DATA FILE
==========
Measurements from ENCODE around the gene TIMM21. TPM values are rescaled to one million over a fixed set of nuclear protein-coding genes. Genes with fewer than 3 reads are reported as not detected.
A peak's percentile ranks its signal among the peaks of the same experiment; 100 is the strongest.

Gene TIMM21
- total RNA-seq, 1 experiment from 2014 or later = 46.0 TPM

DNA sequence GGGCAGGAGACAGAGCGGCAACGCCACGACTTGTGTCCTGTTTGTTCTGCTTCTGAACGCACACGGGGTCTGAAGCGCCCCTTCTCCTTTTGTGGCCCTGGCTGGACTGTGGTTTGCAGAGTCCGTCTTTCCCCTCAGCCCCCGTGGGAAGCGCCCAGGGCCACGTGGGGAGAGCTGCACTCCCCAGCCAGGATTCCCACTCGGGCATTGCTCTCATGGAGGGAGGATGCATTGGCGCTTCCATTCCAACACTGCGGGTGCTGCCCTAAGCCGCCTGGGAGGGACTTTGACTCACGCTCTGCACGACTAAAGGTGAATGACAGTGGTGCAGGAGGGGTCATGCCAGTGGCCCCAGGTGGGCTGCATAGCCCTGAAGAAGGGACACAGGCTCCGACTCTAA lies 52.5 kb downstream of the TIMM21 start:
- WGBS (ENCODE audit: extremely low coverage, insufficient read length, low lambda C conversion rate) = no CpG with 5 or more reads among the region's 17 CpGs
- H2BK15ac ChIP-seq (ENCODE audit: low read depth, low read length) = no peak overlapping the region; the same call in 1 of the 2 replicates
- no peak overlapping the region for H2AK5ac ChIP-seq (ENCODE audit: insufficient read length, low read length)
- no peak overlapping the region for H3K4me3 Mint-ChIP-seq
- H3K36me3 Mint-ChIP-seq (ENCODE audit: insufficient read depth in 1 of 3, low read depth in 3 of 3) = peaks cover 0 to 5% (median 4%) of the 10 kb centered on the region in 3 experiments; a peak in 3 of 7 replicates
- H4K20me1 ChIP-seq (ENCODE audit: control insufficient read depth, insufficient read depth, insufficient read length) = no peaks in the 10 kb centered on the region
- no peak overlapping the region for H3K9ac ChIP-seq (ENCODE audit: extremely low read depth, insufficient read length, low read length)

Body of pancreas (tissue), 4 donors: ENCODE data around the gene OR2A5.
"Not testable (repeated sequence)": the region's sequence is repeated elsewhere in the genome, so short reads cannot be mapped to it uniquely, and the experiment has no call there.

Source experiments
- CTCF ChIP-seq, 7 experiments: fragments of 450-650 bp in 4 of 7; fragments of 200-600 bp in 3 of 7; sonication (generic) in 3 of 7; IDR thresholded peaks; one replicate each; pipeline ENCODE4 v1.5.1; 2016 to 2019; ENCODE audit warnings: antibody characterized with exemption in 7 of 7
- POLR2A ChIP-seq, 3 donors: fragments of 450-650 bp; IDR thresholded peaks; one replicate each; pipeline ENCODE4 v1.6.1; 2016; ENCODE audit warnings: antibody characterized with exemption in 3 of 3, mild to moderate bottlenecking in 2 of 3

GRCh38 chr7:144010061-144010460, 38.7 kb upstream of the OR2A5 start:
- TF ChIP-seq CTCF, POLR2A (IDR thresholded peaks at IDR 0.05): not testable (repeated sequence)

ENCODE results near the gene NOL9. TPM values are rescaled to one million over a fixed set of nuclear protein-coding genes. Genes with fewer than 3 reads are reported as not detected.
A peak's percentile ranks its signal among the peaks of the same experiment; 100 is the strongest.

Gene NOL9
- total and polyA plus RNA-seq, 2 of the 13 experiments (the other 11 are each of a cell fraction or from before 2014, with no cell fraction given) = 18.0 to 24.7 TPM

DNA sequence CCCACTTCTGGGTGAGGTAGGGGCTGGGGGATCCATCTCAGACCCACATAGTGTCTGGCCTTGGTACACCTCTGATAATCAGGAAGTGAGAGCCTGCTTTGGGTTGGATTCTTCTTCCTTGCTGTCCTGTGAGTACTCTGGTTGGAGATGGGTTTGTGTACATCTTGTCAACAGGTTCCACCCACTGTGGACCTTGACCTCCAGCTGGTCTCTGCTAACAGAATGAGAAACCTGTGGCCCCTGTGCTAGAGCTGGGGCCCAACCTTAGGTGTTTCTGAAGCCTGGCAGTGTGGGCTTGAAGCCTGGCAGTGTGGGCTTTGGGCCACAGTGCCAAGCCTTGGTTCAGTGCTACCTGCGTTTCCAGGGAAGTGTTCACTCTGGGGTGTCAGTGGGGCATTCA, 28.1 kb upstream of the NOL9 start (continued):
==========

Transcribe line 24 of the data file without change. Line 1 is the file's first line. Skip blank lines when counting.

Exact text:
DNA sequence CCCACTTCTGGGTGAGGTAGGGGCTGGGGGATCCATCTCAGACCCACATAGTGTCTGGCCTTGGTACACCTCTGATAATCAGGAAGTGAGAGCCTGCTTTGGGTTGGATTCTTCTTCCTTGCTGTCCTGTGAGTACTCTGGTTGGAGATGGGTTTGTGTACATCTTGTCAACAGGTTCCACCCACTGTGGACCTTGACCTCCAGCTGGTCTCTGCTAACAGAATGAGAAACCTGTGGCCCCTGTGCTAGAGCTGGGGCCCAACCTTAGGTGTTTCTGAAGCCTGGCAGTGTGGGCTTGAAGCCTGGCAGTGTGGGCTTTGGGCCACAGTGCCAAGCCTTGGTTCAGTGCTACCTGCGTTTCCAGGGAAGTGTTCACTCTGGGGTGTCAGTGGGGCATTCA, 28.1 kb upstream of the NOL9 start (continued):